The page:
Lending data and the Reserve Bank hog the limelight

  • There are no standouts in the second week of the autumn avalanche. There are a number of speeches from Reserve Bank officials and a raft of lending figures.
  • The week kicks off on Monday with the Reserve Bank releasing the latest credit and debit card statistics.
  • While the average credit card balance recorded a seasonal increase of $42.80 to $3,170.40 in December, it was up just 0.1 per cent over the year. In fact in smoothed terms (12 month average) the average balance was down by 0.2 per cent – a continuation of longer-term trends.
  • On Tuesday the National Australia Bank releases the February business survey.
  • The business conditions index rose recorded the fourth best monthly outcome on record in January. And the business confidence index hit a 9-month high.
  • Also on Tuesday, the Australian Bureau of Statistics (ABS) issue housing finance data. In December the number of loans (commitments) by home owners (owner-occupiers) fell by 2.3 per cent– the third fall in four months. And the value of new housing commitments (owner occupier and investment) fell by 1.6 per cent.
  • Roy Morgan and ANZ also release the weekly consumer sentiment data on Tuesday. Recent readings have been affected by the volatility on global sharemarkets.
  • Reserve Bank Assistant Governor Michele Bullock also delivers a speech at the Seamless Australia Payments Conference on Tuesday.
  • There is another speech by a Reserve Bank official on Wednesday, this time by Christopher Kent at the KangaNews DCM Summit.
  • Also on Wednesday, the ABS releases lending finance data. The total value of new lending commitments (housing, personal, commercial and lease finance) fell by 4.4 per cent in December to $70.8 billion, after the largest rise in almost three years in November.
  • And the Westpac-Melbourne Institute monthly survey of consumer confidence is released on Wednesday. The monthly confidence reading is more of a check on the weekly survey. But every three months the monthly survey also has a special focus on the wisest places to put new savings.
  • On Thursday the ABS releases the “Overseas Arrivals and Departures” publication. The publication includes data on tourist flows as well longer-term migration data. In December tourist arrivals fell by 1.7 per cent to 6-month lows and departures declined by 1.6 per cent to 5-month lows.
  • The Reserve Bank also releases the quarterly Bulletin on Thursday – a publication that includes topical articles on the economy and financial markets.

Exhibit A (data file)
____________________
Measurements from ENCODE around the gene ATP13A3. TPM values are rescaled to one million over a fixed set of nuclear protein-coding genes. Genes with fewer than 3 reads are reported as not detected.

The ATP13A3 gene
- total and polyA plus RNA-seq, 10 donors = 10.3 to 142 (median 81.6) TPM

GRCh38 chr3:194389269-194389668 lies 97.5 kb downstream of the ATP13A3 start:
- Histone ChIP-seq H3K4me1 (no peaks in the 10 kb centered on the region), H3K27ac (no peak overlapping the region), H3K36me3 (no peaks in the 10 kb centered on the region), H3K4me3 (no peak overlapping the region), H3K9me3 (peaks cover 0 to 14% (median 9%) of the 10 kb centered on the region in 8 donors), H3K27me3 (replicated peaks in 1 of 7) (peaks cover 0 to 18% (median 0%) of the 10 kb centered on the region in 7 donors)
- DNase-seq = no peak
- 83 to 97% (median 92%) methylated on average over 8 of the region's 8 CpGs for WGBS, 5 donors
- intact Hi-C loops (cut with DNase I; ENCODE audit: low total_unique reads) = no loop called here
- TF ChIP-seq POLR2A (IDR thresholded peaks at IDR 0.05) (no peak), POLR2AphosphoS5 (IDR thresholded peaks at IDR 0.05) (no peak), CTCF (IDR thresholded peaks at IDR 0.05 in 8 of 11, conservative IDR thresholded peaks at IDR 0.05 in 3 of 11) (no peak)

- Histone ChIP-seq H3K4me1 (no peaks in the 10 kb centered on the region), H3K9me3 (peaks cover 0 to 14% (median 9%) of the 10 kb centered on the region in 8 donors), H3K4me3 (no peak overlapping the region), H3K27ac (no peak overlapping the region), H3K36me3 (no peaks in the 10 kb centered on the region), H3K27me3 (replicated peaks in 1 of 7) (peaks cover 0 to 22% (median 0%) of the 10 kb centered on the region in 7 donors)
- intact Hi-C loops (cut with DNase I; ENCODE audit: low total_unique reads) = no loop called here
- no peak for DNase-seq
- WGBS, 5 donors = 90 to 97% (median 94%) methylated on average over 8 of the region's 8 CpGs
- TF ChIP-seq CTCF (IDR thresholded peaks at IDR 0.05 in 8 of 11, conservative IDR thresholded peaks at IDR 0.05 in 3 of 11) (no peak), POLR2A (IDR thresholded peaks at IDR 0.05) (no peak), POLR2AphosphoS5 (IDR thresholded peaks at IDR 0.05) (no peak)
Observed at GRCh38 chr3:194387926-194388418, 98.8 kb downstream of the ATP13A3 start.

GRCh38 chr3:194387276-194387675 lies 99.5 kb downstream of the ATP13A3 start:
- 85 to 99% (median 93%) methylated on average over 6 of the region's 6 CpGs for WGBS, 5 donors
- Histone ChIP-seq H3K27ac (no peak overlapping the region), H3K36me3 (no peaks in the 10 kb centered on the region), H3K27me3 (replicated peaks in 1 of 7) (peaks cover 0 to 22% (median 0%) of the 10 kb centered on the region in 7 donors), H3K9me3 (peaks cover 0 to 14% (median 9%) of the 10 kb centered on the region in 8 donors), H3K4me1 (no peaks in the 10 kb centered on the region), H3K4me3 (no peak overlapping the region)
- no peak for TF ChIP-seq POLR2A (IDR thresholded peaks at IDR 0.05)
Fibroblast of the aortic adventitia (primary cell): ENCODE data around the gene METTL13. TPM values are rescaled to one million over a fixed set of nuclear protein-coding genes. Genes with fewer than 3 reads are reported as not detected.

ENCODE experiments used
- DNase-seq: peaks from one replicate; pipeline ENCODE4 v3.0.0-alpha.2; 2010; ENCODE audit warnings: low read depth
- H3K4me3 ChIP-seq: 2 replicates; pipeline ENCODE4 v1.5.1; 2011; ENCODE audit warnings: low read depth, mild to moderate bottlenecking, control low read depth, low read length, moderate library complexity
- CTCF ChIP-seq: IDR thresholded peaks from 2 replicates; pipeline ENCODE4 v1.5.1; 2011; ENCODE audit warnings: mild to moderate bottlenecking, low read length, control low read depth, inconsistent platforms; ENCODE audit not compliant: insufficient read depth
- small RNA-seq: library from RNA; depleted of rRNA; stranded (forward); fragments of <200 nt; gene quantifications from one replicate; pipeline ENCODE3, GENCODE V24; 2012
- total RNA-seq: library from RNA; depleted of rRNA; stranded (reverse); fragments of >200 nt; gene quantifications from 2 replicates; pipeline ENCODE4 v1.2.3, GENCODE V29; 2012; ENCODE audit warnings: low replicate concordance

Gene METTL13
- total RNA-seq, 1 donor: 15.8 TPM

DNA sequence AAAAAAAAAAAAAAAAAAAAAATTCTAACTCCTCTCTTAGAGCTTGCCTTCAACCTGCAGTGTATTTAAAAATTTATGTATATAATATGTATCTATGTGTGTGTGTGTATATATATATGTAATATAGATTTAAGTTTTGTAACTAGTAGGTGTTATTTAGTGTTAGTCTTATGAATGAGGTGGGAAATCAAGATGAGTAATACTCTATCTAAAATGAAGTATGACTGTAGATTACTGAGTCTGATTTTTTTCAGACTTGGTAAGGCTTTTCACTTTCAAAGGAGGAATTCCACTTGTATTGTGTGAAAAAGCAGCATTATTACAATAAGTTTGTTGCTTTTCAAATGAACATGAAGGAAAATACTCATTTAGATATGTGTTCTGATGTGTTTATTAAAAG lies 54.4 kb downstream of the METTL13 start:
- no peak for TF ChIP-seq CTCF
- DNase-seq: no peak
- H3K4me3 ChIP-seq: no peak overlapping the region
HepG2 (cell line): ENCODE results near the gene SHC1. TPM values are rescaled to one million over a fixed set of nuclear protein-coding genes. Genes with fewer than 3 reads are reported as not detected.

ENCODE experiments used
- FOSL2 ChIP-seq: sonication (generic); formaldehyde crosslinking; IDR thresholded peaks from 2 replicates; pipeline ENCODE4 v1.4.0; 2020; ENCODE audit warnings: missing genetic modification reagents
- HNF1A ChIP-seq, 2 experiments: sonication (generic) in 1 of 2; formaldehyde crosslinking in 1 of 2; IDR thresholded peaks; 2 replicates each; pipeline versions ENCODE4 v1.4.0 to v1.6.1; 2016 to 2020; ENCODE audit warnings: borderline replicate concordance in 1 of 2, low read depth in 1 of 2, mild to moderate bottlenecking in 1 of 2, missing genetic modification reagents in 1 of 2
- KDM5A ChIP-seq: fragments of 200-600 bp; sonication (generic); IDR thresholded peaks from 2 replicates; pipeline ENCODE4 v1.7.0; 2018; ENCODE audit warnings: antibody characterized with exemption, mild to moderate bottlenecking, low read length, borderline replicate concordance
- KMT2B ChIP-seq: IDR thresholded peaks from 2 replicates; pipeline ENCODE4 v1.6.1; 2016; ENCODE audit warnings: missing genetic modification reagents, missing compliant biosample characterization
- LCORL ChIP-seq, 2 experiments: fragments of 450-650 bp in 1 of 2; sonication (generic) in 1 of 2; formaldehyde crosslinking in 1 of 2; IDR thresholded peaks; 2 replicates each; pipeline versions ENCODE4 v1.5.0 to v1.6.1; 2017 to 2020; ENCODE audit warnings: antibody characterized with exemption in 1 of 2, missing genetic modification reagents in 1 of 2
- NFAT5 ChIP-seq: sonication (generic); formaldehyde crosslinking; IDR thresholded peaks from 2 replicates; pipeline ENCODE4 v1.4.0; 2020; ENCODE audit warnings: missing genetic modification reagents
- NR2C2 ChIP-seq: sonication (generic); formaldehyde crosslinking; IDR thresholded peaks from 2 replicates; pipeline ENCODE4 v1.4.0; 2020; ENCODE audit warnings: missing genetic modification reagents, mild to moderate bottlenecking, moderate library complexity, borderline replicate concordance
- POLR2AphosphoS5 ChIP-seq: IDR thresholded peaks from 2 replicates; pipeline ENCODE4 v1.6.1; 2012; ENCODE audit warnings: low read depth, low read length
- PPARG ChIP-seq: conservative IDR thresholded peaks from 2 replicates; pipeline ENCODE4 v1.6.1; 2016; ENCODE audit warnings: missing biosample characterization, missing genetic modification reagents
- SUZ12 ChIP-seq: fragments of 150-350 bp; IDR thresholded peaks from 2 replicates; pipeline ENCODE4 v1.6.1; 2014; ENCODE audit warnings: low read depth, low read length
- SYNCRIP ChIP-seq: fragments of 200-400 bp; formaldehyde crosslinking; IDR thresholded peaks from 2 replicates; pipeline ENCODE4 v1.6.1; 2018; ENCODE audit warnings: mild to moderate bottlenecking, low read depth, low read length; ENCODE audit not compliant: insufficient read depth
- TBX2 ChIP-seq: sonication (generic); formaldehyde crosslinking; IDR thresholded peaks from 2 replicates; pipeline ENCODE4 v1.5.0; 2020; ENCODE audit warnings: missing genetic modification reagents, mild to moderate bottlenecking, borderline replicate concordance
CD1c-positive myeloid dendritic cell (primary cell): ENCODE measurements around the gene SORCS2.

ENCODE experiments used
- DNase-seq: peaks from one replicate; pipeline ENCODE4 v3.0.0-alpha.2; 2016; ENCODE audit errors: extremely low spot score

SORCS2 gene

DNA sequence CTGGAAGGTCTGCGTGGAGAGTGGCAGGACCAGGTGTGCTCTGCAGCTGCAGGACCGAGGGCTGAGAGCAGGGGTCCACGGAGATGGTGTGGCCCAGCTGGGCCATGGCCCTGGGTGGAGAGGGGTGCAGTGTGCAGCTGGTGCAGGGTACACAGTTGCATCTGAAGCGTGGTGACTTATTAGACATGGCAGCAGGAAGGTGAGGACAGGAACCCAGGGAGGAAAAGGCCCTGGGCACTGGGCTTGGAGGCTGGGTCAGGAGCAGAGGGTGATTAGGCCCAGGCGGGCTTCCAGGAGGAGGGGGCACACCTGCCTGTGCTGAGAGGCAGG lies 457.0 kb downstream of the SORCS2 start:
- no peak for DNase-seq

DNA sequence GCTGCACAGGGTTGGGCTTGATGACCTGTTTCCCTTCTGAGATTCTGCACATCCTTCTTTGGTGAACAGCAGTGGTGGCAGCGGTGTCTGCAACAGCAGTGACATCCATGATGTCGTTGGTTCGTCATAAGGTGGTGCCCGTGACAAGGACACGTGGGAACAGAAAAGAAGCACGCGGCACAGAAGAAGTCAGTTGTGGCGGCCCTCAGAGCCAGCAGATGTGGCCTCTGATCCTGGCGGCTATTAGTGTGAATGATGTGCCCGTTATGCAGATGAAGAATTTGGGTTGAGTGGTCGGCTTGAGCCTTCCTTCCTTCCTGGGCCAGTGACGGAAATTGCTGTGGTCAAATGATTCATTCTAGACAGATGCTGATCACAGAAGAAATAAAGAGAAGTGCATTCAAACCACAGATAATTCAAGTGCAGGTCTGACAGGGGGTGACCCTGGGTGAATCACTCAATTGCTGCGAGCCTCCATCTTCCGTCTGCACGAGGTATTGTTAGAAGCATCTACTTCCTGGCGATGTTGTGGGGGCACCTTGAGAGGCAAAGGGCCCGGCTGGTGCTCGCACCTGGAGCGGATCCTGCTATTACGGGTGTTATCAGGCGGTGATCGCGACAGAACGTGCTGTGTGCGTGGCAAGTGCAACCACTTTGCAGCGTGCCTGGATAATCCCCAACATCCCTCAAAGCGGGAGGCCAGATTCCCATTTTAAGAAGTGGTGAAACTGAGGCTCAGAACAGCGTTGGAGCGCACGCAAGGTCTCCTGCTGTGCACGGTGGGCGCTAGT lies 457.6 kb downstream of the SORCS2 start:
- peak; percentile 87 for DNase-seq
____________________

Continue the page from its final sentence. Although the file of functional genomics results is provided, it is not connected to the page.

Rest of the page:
• And on Friday yet another speech will be delivered from a Reserve Bank official, this time from Deputy Governor, Guy Debelle, entitled “Risk and return in a low rate environment”.

Overseas: US inflation data; Chinese retail sales and production

  • Key inflation data is released in the US in the coming week. And key activity data is released in China.
  • The week kicks off on Monday with the February monthly budget figures released in the US. Two years ago the deficit eased to a US$405 billion annual total. Today the deficit is near 4½-year highs at US$683 billion – and set to widen further over 2018.
  • On Tuesday the National Federation of Independent Business (NFIB) releases the February small business survey. And the usual weekly Redbook survey on chain store sales is released.
  • Of greater consequence on Tuesday is the Consumer Price Index (CPI). The core rate of inflation (excludes food and energy) is stubbornly below 2 per cent. And the longer it stays low, the more considered the Federal Reserve can be with interest rate hikes. Economists tip a 0.2 per cent lift in the month and 1.8 per cent rise over the year.
  • In China on Tuesday the National Bureau of Statistics releases the January and February readings on retail sales, production and investment. The latest forecasts released at the National People’s Congress suggest retail sales will continue to lift at a 10 per cent annual rate.
  • On Wednesday the two highlights are the measure of business inflation – the Producer Price Index – as well as the retail sales figures. Economists expect that the core PPI rose 0.2 per cent in February to stand 2.3 per cent higher on a year ago.
  • Retail sales fell 0.3 per cent in January after averaging gains of 0.9 per cent a month over the previous four months. Sales may have rebounded by 0.3-0.4 per cent in February.
  • On Thursday a number of influential surveys are released. The Philadelphia Federal Reserve release the March manufacturing survey. In New York the Federal Reserve issues the March Empire State manufacturing index. And the National Association of Home Builders releases the housing market index.
  • The January data on capital flows is also released on Thursday with data on export and import prices. And the usual weekly data on claims for unemployment insurance is issued.
  • On Thursday, two ‘top-shelf’ indicators are issued: housing starts and industrial production. Housing starts are tipped to ease in February after the strong 9.7 per cent increase in January. And production may have lifted 0.2 per cent after January’s 0.1 per cent fall.
  • Also on Friday the preliminary March consumer sentiment survey is released with the JOLTS series of job openings.